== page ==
Some also brought up the drag shows and karaoke nights at Boots N Saddle as a cause for concern. A representative from the Central Village Block Association pointed out the proximity of the Hudson Park Library, where children’s programs are held. Reading snippets of online reviews of the bar, the representative mentioned one that described a full-service bar with gay male strippers in thongs, panties and black boots.

“That’s not homophobic,” she said. “That’s about what’s going to be seen through the glass doors.”

Bennett also stressed that the Morton St. Block Association should not be accused of homophobia, noting that the association had elected two gay presidents in succession.

The attorney for Boots N Saddle’s application, John Philip, countered with the “bigger picture” argument. Philip pointed out that further north along Seventh Ave South toward the Christopher St. subway station, there are a multitude of clubs and bars, including Jekyll and Hyde and The Garage, a restaurant that has music by a big band.

“I think there has been a major point that has been missed,” Philip said. “The very character of the Village was created by these cabaret spaces. Drag performers — these are fundaments of the Village. And if you take all of these away because you say it’s too loud or too this, you’re going to destroy something ineffable in this very community.”

A number of those present at the meeting were in support of Boots N Saddle, although none spoke up. After the committee had finished hearing the issue, the majority of people left. However, many openly voiced their outrage as the discussion continued outside the meeting room. Bernice Holtzman, a Village resident for almost 30 years and five-year patron of Boots N Saddle, said that owner Ziegler was a “wonderful neighbor and a wonderful human being,” as she recounted personal anecdotes about the “Boots family.”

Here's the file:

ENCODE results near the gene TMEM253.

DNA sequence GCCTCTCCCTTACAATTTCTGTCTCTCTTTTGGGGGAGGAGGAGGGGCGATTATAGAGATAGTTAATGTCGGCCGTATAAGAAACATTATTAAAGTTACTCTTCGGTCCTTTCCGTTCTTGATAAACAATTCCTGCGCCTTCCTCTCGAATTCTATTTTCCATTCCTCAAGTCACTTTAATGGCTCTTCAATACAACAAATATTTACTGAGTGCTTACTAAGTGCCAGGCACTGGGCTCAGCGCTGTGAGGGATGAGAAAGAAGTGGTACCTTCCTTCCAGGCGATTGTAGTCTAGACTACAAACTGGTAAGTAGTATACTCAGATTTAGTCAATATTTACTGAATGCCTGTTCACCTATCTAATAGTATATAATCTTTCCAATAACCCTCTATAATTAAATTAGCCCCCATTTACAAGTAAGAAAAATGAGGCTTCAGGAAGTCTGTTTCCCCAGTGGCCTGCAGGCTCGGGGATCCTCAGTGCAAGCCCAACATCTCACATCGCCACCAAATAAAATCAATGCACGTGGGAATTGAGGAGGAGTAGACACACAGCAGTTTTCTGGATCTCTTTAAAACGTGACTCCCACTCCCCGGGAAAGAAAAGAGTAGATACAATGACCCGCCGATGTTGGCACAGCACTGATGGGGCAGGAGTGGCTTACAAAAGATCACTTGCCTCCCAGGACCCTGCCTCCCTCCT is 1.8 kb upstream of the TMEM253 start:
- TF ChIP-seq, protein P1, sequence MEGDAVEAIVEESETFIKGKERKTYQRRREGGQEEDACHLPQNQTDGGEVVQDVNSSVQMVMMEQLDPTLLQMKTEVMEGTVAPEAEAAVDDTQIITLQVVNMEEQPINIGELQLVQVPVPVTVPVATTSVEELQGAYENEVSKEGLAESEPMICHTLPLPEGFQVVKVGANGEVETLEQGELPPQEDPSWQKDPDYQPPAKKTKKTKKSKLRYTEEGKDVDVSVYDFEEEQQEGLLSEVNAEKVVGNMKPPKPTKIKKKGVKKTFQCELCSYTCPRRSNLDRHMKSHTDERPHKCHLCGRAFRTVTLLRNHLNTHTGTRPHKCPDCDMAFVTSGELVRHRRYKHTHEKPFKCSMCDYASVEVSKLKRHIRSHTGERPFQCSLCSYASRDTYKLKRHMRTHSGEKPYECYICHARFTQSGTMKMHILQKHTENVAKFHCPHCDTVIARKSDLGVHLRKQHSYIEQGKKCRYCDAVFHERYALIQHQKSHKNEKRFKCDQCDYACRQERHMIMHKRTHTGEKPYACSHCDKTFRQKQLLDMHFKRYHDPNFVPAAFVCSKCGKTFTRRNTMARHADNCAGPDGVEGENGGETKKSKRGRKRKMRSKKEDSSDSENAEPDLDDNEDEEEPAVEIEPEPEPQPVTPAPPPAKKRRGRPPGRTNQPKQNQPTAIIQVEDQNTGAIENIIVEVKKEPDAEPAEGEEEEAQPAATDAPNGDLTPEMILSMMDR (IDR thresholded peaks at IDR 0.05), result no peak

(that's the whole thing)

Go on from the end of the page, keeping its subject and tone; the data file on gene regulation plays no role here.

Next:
“Just to sit there and hear the horrible lies about the crime and the urination — it just doesn’t happen,” she asserted. “When I walk by, I feel safer because of their presence,” she said of the bar. “It’s well-lit, it’s responsible, and the noise — it’s not noisy. 

“[Ziegler] had invited them to come the last time to see what they were about, and somebody had stuck their head in and said, ‘Don’t you get it — we don’t want you here.’ So don’t tell me that’s not homophobic. The way they’re painting it — adult entertainment, an S&M bar — it’s nothing like that.”

Sandy Kaufman, a longtime Boots N Saddle patron, said the place has been a refuge for him.

“It was a place where I could feel secure being a gay person,” he said. “It continues to be a place I could meet doctors, professors, lawyers, servicemen.”

During the meeting, committee member Shannon Tyree applauded the warm relationship Boots N Saddle had developed with the community it catered to, and said she would love to see the bar find a place that’s right for it.

“It just isn’t this space,” she stated.

Afterward, Philip remained optimistic. 

“We believe we’ll be approved [for the liquor license] there, because we’re grandfathered in.

“We understand their concern, we understand their fears,” the attorney said. “Hopefully, they’ll see it and we’ll all be good neighbors.”

However, it looks like Boots N Saddles’s search for a new home will continue. Booth subsequently told The Villager that the bar has withdrawn its application for 47 Seventh Ave. South. 

“I think the community board’s position is that we hope they can find a home, in the area, in a good location.” 

As for Boots N Saddles being “grandfathered,” Booth said that was not certain, since the bar has a tavern license whereas the Seventh Ave. South space has a restaurant license.